Gwen Sawyer Cherry was the first African-American woman to practice law in Miami. She would also become the first African-American woman in the state’s legislature and a founder of the National Association of Black Women Attorneys. Her father was Dr. William Sawyer, Miami’s first prominent black doctor and one of the founders of Christian Hospital, who is also buried here at Lincoln Memorial.
Every day black laborers and workers are also buried here from Vietnam veterans and police officers who were killed in the line of duty to grocery clerks and railroad conductors. The cemetery is estimated to have 30,000 graves. Due to many graves sinking into the earth and space limitations, many people were buried stacked on one another, sometimes three graves deep. The Coral Gables Museum has been working with the surrounding community to identify the thousands of graves on the property.
Decline of Lincoln Memorial Park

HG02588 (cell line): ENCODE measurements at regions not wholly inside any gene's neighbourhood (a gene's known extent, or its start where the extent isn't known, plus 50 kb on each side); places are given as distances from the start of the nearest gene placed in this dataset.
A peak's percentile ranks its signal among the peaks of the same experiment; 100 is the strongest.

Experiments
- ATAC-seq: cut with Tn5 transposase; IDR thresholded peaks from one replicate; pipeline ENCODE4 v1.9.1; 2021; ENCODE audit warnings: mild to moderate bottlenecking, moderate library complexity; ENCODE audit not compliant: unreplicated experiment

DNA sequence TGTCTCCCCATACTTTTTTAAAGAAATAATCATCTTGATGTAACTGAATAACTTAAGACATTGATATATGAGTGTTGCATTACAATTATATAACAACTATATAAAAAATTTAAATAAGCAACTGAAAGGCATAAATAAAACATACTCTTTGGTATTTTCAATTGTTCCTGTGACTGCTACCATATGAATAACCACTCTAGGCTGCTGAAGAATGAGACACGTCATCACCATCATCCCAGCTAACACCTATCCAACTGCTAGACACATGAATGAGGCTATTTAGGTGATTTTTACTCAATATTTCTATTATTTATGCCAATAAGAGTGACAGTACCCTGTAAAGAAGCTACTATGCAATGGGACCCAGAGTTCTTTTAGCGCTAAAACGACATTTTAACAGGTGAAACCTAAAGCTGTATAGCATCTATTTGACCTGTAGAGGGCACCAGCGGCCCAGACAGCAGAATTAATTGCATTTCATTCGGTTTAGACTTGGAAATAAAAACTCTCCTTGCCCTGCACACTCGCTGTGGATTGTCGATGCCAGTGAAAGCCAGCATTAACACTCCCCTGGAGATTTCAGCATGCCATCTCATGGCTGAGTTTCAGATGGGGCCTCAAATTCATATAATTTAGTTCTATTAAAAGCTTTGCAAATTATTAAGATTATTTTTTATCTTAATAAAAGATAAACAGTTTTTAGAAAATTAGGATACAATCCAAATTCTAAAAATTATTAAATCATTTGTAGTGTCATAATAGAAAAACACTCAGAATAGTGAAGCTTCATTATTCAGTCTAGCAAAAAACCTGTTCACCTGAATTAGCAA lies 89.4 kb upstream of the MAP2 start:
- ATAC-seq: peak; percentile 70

Pharr passed away in 1964 and was buried at Lincoln Memorial alongside his wife and son. Ownership of the cemetery was passed on to his long-time friend, Ellen Johnson who, for many years, did her best to maintain the beauty and integrity of the cemetery up until the late-1990s when she began suffering from Alzheimer’s. As her illness progressed, it became more difficult to maintain the property and so it slowly deteriorated.
The cemetery has had issues with grave robbers, breaking into graves, and stealing bones. The current caretaker said he was once offered $1,000 for a skull. Those breaking in often leave behind animal carcasses and bones, from deer skulls to even monkey skeletons. Other cemeteries in the area have also had issues with grave robbers, usually stealing the bones of children.
In 1989, a local man by the name of Henry Givens read about a large ficus tree at Evergreen Cemetery that had fallen and cracked open or damaged at least 20 concrete vaults and caskets. Givens filed a complaint and invited Gerald A. Lewis, the state comptroller, to tour four other heavily neglected cemeteries in Dade County. These cemeteries were Carver Cemetery in Princeton, Pinelawn Cemetery in Richmond Heights, Charlotte Jane Memorial Park in Coconut Grove, and Lincoln Memorial Park.